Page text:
Adhesive Capsulitis (Frozen Shoulder)

What is it?

Frozen shoulder is a fairly common condition in the general population. It typically presents in people in their 50s and 60s. Women are more often affected than men.

Basically, it means that your shoulder pain and stiffness is a result of shoulder capsule inflammation and fibrotic adhesions that limit your shoulder movement.

The limitation in movement affects active and passive shoulder joint range of motion. That means that the movement in your shoulder joint is restricted both when you try to move your own arm and when someone else tries to move your arm for you.


What causes it?

Still largely unknown.

Virtually any shoulder condition which causes pain and therefore disuse of the shoulder can increase the likelihood of developing a frozen shoulder.

A potentially preventable cause of frozen shoulder can occur post surgery. Patients who are overly protective of their arm and do not comply with their post-operative exercises increase their likelihood of developing a frozen shoulder. 

Some health conditions eg. diabetes also increase the risk of developing a frozen shoulder.

So, what do we know?

Experts are not certain what causes frozen shoulder. The theory is that it develops from joint inflammation and scar tissue formation. As this happens, the tissues inside the joint harden and shrink, making it more difficult to move the shoulder.

What are the symptoms of a Frozen Shoulder?

3 Stages of Frozen Shoulder:

1.     Freezing

Symptoms include pain and progressive loss of shoulder joint range, usually lasting 3-9 months. 

2.     Frozen

Largely reflected by stiffness, usually lasting 9-15 months.

3.     Thawing

During this period range of movement gradually increases, usually over 15 to 24 months.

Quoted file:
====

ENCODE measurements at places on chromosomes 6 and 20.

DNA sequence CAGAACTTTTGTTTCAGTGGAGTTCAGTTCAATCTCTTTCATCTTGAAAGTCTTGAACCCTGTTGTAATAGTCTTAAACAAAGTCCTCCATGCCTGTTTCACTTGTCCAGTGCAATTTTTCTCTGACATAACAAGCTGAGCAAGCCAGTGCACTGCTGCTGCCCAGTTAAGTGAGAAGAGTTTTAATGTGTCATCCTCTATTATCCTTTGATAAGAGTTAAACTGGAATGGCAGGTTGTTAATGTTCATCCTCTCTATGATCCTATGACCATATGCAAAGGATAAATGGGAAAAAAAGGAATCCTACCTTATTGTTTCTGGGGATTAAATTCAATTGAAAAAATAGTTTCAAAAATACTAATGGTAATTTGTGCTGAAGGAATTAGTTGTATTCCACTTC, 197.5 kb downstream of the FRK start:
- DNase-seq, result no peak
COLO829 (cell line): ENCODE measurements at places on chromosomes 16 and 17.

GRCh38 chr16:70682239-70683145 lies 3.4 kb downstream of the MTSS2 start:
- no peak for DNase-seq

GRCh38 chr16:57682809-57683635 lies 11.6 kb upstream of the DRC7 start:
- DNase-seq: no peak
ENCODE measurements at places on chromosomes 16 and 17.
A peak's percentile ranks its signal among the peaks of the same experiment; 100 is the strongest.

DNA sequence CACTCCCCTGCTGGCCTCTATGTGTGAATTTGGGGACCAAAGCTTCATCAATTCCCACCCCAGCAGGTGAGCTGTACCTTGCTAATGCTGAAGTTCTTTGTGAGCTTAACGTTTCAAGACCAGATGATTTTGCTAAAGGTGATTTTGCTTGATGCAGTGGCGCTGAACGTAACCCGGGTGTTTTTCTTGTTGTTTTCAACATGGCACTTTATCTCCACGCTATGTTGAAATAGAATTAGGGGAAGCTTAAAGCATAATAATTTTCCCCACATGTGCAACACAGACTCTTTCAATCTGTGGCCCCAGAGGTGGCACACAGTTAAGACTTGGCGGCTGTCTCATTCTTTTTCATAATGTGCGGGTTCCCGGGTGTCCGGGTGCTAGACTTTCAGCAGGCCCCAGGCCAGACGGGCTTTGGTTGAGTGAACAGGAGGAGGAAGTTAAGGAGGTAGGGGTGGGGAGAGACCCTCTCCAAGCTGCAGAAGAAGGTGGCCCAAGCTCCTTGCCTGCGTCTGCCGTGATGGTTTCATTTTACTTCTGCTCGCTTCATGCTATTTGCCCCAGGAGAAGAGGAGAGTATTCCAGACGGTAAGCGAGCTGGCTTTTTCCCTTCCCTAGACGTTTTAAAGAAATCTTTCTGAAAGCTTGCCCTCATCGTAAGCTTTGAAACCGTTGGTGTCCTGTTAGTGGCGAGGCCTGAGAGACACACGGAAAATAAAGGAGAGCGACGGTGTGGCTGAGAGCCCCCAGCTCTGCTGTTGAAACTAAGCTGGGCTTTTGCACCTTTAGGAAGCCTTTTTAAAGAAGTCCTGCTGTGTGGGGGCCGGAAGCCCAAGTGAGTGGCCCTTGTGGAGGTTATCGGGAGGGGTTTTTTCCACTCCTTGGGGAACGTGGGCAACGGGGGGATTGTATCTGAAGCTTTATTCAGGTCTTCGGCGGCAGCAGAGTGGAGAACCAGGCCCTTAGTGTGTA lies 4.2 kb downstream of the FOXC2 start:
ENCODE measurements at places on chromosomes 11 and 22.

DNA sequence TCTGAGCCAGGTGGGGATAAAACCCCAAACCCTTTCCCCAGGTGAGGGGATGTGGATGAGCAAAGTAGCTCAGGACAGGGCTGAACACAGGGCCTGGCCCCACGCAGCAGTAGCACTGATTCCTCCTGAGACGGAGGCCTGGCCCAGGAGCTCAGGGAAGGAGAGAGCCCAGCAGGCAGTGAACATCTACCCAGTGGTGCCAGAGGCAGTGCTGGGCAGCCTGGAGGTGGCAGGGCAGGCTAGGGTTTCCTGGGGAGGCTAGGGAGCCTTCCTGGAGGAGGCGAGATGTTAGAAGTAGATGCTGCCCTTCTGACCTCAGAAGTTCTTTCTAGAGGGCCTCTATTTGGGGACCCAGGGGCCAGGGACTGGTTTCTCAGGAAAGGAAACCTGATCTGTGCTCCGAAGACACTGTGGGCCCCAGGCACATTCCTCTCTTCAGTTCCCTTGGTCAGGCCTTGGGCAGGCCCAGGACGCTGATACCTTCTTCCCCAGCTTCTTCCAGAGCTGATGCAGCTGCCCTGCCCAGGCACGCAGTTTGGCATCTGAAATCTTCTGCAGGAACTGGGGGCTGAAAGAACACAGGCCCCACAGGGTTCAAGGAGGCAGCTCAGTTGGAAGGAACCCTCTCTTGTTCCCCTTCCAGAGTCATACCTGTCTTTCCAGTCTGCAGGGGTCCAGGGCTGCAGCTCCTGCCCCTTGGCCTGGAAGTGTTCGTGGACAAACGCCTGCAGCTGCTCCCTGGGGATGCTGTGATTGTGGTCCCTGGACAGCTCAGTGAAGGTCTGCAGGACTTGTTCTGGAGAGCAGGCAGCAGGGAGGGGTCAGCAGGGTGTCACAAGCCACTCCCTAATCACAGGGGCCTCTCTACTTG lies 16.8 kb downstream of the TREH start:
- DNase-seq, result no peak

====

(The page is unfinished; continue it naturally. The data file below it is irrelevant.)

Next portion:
Spontaneous resolution may occur at around 30 months.

How is Frozen Shoulder diagnosed?

Frozen shoulder can be diagnosed clinically from your symptoms and via a thorough shoulder examination.

Commonly reported issues include:

  • Discomfort with overhead movements

  • Difficulty throwing a ball

  • Inability to reach your hand up behind your back

  • Discomfort when sleeping on your side

Treatment is tailored according to what stage your shoulder is in.

1. Freezing

Pain relief and differential diagnosis are priority.

Pain relieving techniques may include pharmacological medications as prescribed by your medical practitioner. Intracapsular corticosteroid injection may be considered in certain circumstances.

Gentle shoulder joint mobilisation, soft tissue massage, stretching, dry needling and taping may all assist in reducing pain levels during this time.

2. Frozen

Gentle shoulder joint mobilisation, soft tissue massage, stretching and dry needling continue.

Exercises to regain range and strength are now introduced.

Hydrodilatation may be considered. A Hydrodilatation is a procedure that involves injecting saline along with cortisone and local anaesthetic into the capsule to expand and stretch the capsule in the aim of breaking down capsular scarring and adhesions.

3. Thawing

It is in this stage that you will begin to notice improvements. As your range of motion increases your strengthening exercises will be progressed accordingly.

Can you prevent a Frozen Shoulder?

Frozen shoulder caused by disuse can be prevented by avoiding long periods of immobility.